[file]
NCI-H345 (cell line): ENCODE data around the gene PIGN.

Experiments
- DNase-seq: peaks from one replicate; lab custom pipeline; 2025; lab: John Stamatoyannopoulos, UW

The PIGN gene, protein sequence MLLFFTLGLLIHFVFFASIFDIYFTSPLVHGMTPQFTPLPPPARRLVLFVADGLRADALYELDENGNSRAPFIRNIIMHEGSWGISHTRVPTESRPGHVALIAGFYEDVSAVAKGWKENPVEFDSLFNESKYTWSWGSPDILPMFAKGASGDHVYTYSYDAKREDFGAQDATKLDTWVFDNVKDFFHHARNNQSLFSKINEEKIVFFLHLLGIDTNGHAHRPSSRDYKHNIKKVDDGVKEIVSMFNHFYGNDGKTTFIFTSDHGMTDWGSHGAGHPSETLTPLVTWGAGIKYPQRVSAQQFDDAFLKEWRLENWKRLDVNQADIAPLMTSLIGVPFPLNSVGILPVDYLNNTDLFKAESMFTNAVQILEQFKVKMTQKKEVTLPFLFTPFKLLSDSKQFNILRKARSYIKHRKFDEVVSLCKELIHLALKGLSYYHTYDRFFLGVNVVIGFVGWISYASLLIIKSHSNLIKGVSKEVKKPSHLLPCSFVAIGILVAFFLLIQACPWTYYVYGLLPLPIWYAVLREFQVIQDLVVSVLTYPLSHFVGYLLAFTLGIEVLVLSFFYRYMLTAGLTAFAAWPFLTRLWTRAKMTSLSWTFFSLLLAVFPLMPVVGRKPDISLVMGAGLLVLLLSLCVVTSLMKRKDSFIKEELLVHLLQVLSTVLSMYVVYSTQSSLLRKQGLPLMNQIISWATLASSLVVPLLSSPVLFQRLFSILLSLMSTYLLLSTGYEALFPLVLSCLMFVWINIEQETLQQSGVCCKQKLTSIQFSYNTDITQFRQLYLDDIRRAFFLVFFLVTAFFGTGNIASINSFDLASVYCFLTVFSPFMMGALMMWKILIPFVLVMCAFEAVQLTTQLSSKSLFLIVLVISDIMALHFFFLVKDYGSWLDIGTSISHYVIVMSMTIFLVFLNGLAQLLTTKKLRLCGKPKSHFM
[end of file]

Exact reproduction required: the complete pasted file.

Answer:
NCI-H345 (cell line): ENCODE data around the gene PIGN.

Experiments
- DNase-seq: peaks from one replicate; lab custom pipeline; 2025; lab: John Stamatoyannopoulos, UW

The PIGN gene, protein sequence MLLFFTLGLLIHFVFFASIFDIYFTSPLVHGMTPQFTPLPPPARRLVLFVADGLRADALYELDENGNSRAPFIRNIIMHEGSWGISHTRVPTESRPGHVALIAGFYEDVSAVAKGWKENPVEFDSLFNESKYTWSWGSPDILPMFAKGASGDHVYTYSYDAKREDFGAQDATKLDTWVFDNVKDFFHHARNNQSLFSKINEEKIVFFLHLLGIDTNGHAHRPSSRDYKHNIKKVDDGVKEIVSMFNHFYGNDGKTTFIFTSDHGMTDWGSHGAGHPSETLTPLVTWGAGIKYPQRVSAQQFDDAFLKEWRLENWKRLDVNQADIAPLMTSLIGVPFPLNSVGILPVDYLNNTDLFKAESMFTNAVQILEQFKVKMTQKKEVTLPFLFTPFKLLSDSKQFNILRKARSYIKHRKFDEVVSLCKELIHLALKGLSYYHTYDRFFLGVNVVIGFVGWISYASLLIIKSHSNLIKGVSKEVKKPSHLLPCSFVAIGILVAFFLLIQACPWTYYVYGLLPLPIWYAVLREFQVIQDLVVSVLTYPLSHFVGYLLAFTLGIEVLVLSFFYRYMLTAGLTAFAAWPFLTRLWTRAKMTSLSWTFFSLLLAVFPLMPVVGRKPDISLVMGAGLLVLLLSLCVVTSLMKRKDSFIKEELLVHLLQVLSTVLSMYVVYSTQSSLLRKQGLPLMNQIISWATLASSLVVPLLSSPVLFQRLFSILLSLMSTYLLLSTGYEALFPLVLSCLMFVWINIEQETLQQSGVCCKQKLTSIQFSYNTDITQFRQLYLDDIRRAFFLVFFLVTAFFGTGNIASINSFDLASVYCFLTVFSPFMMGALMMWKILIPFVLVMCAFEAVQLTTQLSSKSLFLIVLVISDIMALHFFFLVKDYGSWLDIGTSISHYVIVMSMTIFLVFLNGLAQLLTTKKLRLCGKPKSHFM